The textbooks used today in the study of South Carolina history are influenced by the work of Mary C. Simms Oliphant. Her book The South Carolina Reader taught South Carolinians their state's history for over 60 years.
In 1916, Mary graduated from the College for Women in Columbia, South Carolina. After graduating, she was asked to update a book written by her grandfather, William Gilmore Simms, in 1840, entitled History of South Carolina. It was to be used as a textbook in the schools. After finishing the textbook, Mary received the approval of the state board of education for its use as an official South Carolina history textbook. With this success, Mary began a writing career. She continued to update her grandfather's text, and in 1947 developed another book for third graders called Gateway to South Carolina. Her textbook introduced students to South Carolina's animals, plants, state heroes, and Native American history. This book evolved into a social studies text called South Carolina - From the Mountains to the Sea, a book that is still used as a reference and study guide.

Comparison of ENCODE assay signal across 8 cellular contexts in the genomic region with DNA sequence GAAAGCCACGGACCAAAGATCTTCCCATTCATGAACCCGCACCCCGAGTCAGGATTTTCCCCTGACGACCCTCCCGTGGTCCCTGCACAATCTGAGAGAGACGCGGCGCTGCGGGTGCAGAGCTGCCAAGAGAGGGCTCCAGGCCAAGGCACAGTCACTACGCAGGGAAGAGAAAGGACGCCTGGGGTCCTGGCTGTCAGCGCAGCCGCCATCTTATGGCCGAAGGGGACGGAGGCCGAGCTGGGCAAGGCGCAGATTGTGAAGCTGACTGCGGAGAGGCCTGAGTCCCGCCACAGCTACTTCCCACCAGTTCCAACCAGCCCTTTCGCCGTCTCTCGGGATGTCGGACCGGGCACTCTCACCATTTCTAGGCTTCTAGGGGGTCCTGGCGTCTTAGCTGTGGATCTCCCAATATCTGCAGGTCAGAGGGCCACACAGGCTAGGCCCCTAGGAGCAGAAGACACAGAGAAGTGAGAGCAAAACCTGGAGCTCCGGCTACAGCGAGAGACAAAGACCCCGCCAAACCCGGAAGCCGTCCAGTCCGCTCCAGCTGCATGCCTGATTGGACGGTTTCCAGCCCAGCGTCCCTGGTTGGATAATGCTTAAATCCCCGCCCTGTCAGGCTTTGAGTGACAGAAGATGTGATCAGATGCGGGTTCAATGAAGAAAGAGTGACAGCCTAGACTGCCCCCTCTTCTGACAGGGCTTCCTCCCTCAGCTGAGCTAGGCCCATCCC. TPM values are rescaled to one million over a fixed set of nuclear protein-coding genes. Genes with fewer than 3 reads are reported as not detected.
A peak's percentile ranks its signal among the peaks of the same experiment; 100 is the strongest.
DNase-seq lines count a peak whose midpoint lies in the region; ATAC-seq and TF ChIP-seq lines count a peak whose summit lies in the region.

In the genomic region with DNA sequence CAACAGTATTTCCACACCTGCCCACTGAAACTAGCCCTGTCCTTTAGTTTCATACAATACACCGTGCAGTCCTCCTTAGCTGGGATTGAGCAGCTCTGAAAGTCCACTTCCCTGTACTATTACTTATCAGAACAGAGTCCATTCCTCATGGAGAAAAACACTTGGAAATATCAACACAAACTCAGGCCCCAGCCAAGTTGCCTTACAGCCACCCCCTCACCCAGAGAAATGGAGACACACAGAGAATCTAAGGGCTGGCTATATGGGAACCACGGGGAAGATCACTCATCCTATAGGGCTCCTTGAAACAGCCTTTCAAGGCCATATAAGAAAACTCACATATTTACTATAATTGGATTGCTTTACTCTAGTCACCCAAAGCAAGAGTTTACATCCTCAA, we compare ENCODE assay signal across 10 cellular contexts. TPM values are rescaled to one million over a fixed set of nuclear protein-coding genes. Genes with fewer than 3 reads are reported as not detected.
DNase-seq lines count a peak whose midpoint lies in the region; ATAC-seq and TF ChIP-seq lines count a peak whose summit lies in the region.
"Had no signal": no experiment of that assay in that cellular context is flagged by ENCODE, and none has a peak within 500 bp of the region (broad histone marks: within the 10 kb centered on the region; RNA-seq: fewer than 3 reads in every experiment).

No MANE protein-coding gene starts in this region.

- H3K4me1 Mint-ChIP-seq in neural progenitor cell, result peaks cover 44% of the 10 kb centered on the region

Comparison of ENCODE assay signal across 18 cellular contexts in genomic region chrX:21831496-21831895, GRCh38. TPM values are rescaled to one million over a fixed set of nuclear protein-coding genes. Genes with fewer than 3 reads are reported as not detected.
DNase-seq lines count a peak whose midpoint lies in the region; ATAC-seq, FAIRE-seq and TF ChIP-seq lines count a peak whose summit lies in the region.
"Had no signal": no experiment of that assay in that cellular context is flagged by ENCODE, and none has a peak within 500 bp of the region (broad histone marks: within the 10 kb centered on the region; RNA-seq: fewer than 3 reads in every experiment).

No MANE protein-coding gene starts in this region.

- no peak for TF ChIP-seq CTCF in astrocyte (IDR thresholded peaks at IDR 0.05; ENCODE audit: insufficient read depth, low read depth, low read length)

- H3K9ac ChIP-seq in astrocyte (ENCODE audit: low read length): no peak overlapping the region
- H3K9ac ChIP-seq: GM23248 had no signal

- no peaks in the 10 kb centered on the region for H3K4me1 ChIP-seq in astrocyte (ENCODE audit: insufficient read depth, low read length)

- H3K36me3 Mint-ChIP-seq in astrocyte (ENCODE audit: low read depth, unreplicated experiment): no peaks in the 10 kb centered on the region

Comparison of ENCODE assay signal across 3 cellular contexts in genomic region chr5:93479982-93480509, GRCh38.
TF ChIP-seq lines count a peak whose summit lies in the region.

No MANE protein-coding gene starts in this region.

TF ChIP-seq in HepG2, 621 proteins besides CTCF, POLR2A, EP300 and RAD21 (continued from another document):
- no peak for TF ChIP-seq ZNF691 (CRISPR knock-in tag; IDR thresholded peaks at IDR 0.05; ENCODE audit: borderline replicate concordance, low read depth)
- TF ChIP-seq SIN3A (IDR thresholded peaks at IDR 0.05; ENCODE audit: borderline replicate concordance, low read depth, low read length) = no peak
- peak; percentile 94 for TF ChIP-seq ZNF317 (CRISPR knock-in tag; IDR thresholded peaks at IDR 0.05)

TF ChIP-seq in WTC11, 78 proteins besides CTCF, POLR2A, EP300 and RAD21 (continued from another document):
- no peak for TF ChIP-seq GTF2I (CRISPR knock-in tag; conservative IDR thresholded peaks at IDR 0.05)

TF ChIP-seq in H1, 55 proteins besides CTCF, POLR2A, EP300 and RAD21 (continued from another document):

Mary's next challenge was to publish the letters of her grandfather. He, like Mary, was fascinated with the history and landscape of South Carolina. His letters concerning the secession of the southern states from the Union filled six volumes.
Mary's research and writing led to many state honors. She was named director of the South Carolina State Library Association and received an honorary degree from the University of South Carolina. She was awarded the stateÂ’s highest honor, the Order of the Palmetto, in 1980.
Photo courtesy: The collection of Mary Simms O. Furman, courtesy of the "Shared History" project.